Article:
Meet My Son’s 4 Other Parents

Helicopter-Parents

Nope. That ain’t me.

My husband and I are basically the opposite of helicopter parents. We’re mostly hands off with our 21 month old other than lots of hugs, kisses, and diaper changes. This means we allow him to explore on his own so he can discover his own body’s limits. This means he falls on occasion and instead of reacting, I stand back and wait for him to pick himself up and dust himself off. This means he tries out a few things I find slightly dangerous, like climbing rocks or going down big slides, but I let him do it because otherwise how would either of us know if he can? However, helicopter parenting is so expected where I live that others are routinely taken aback that I’m not one of them. So without further ado, here are my son’s 4 other parents who obviously love and care for him and his safety just as much, if not more, than I do.

My Retired Neighbor. We have a low brick wall in our backyard that we often sit on to admire sunsets or to just hang out. It’s probably 1.5 ft off the ground. My son likes to climb and walk along it. My neighbor was over once and almost freaked out when she saw him climbing this apparently very dangerous wall. When she wasn’t impressed with my nonchalance, she launched into a story about her daughter who fell off a brick wall and ended up in the ER and how her Grandson never climbs like that on his own. Great, good for them. You obviously care more about my son’s safety than I do. Now leave my backyard and go home.

Random Old Man at the Library. My son is really good at climbing stairs. He started climbing them 6-7 months before average. And now, he often climbs them on his own without me holding his hand. Our library has a beautiful staircase my son loves because the steps are less steep than at home so he can manage them on his own. While he was climbing said stairs recently an old man came up to me to chat about the state of my uterus (I’m 8.5 months pregnant, which apparently is enough of a conversation starter for strangers to talk to me). He then watched my son climb the stairs, all on his own, with me standing a few feet away. He said, “You might want to get behind him in case he falls.” Oh you know what? You’re right! I never thought it was possible he could fall, what was I thinking? Here is my Mom card, just take it away and turn me into the authorities now. Obviously, I have no idea what I’m doing and no way of knowing what my son is capable of.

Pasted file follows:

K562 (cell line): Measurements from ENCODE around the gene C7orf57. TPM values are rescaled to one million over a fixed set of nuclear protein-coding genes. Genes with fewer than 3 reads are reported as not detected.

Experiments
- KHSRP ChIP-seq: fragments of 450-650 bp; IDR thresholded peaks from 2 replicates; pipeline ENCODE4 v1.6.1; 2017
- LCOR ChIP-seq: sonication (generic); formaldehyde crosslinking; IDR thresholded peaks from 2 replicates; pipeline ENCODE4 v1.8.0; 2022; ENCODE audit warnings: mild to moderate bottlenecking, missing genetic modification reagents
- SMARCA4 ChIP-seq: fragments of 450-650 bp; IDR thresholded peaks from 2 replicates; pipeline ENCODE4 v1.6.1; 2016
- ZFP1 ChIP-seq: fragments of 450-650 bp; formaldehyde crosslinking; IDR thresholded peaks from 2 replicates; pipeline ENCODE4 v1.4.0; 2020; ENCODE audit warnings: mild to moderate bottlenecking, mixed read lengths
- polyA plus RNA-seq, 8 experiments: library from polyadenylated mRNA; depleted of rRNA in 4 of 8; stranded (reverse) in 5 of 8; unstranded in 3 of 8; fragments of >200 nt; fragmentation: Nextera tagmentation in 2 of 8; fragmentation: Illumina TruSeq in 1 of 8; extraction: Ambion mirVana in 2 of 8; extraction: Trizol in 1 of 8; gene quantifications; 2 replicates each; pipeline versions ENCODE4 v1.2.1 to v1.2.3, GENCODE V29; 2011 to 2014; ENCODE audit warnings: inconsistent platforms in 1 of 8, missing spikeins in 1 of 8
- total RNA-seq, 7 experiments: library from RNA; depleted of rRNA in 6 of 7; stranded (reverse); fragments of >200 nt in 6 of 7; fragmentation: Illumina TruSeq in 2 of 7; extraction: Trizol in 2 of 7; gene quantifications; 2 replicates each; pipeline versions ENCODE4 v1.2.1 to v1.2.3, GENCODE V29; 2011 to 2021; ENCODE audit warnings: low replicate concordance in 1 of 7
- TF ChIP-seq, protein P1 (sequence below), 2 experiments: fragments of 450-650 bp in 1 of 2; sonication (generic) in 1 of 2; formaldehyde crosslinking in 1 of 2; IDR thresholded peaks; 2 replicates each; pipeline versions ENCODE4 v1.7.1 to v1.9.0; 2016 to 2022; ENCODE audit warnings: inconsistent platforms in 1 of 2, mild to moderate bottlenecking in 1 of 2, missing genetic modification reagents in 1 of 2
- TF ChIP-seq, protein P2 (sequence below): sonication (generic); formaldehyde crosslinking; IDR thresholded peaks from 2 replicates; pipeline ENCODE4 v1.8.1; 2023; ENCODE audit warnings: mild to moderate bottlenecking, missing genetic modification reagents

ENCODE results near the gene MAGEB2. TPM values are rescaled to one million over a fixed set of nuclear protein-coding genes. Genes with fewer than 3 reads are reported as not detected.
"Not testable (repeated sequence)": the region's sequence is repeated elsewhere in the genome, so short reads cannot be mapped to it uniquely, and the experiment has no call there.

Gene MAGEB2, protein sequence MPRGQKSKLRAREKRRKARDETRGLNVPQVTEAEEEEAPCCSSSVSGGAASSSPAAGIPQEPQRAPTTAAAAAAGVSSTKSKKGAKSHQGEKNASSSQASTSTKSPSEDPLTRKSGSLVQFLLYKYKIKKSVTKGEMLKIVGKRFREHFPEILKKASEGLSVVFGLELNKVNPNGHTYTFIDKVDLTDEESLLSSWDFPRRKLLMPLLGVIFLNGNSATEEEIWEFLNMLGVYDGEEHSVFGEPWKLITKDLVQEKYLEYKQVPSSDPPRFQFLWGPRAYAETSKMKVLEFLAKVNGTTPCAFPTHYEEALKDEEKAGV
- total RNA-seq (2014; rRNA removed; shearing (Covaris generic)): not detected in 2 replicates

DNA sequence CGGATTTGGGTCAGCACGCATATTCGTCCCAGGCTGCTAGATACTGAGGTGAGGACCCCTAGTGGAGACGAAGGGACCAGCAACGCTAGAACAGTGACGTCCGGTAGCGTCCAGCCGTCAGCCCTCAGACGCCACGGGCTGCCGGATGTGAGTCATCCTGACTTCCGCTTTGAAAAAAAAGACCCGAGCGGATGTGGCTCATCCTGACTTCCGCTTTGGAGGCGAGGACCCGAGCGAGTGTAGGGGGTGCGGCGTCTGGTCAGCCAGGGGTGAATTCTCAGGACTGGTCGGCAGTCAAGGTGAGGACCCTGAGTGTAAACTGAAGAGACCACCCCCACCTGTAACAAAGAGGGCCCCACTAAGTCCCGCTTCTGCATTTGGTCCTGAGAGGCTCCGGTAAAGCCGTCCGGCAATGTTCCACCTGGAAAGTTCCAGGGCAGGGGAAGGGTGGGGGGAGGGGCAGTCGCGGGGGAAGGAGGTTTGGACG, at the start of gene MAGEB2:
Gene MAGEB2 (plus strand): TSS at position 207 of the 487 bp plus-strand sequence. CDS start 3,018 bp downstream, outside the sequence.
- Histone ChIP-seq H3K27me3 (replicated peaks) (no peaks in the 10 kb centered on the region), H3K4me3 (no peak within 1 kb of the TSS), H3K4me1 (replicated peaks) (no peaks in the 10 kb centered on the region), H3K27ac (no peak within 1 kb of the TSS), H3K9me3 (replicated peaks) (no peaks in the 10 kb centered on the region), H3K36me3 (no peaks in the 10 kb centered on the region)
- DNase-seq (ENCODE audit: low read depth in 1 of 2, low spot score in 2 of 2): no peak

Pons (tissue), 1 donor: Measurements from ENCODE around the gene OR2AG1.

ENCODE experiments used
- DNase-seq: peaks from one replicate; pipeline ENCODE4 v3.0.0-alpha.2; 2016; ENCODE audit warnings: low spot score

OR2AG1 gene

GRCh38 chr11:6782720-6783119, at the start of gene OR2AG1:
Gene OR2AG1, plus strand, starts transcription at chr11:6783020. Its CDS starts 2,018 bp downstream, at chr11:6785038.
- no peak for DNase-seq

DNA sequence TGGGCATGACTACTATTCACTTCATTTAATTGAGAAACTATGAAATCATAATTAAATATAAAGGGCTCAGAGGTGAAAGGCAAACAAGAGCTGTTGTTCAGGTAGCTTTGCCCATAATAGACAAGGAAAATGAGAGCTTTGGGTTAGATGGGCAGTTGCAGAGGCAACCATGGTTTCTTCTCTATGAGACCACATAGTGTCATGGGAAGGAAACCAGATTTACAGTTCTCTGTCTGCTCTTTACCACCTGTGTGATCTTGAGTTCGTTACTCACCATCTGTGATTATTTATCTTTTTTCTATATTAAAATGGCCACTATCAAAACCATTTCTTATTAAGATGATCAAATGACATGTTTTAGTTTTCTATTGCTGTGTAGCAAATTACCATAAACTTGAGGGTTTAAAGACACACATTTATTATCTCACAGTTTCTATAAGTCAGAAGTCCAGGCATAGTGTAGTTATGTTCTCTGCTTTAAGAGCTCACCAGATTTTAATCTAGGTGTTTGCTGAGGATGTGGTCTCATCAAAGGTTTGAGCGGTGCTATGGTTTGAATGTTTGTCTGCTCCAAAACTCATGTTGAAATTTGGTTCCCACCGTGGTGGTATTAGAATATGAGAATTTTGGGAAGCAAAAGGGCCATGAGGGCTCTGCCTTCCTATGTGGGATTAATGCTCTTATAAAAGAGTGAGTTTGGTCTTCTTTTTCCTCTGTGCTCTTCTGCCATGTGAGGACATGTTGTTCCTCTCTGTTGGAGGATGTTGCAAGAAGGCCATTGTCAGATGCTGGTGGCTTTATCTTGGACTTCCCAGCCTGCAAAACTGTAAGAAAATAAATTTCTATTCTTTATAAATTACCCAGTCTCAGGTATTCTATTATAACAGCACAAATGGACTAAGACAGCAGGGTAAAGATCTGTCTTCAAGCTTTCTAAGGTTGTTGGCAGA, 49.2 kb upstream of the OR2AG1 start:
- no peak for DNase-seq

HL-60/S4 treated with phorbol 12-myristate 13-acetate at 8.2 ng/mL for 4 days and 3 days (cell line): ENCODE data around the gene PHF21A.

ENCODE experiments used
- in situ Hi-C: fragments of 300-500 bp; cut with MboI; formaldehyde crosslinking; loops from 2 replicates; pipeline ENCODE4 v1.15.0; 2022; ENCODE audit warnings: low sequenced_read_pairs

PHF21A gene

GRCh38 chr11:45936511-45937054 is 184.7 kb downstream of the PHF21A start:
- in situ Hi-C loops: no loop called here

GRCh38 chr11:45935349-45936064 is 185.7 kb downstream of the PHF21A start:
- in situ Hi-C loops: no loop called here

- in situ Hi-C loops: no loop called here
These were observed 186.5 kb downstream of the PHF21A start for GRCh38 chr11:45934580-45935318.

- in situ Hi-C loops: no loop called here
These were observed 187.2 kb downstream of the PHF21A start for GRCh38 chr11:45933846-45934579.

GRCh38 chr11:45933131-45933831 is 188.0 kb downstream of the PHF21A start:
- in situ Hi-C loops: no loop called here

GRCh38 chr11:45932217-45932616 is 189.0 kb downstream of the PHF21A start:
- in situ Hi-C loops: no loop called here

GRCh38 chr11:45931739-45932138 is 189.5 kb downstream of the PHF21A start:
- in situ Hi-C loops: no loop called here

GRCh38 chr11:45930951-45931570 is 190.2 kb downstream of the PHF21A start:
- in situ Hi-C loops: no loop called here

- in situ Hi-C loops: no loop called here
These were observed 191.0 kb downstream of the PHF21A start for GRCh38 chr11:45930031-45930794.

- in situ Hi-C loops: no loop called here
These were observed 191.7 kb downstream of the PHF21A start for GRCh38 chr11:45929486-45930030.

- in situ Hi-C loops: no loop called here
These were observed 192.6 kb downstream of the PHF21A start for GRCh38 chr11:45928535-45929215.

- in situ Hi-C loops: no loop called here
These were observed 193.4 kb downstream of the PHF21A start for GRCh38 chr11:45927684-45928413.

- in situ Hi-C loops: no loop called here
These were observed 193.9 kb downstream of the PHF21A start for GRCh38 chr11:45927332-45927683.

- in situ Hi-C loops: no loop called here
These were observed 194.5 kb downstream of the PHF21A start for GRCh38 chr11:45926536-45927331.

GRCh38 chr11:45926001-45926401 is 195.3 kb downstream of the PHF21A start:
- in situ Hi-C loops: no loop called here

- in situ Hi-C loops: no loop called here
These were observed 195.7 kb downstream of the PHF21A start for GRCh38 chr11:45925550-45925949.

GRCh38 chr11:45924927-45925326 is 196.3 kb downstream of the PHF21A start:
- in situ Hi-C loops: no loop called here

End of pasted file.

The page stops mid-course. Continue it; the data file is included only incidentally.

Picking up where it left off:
Cafe Cashier. The sweet smell of baking cookies lured my son to a cafe counter which was obviously taller than he. The cashier came to greet us when she heard his squeals of delight. Wanting to see what was going on on the other side of the counter, my son stepped onto the molding where the counter meets the floor and pulled himself up to get a peek over the counter. I thought nothing of it. The cashier flipped. “Oh my gosh, no sweetie, get down! You might fall and get hurt!” I think we both looked at her with a bit of bewilderment. He might fall from 4 inches off the ground? Thank you SO MUCH for saving his life! What would I have done if you didn’t point out the danger of peering over the counter? Whew, close call.

Our Handyman. We’re in the middle of getting our basement finished. Our contractor came upstairs to consult with my husband on something. I was in the kitchen making lunch when I opened the cabinets and CRASH! A glass vase fell from the top shelf and shattered all over the kitchen counter and floor. My son turned and watched in interest from his seat safe at the table. My husband volunteered to sweep up the glass. The contractor said, “Don’t let him walk around in that before you sweep it up.” This time, I couldn’t help myself. I looked at him with a dumbfounded face and said, “Nooooo, really? I’m so glad you said that because otherwise I was definitely going to let him walk around barefoot where the glass fell.” I’m not sure he caught my sarcasm because he responded with an “Oh no, don’t do that!” Gee. Give me a little credit.

So, ta-da! There are my son’s 4 other parents. You know what they say. It takes a village.

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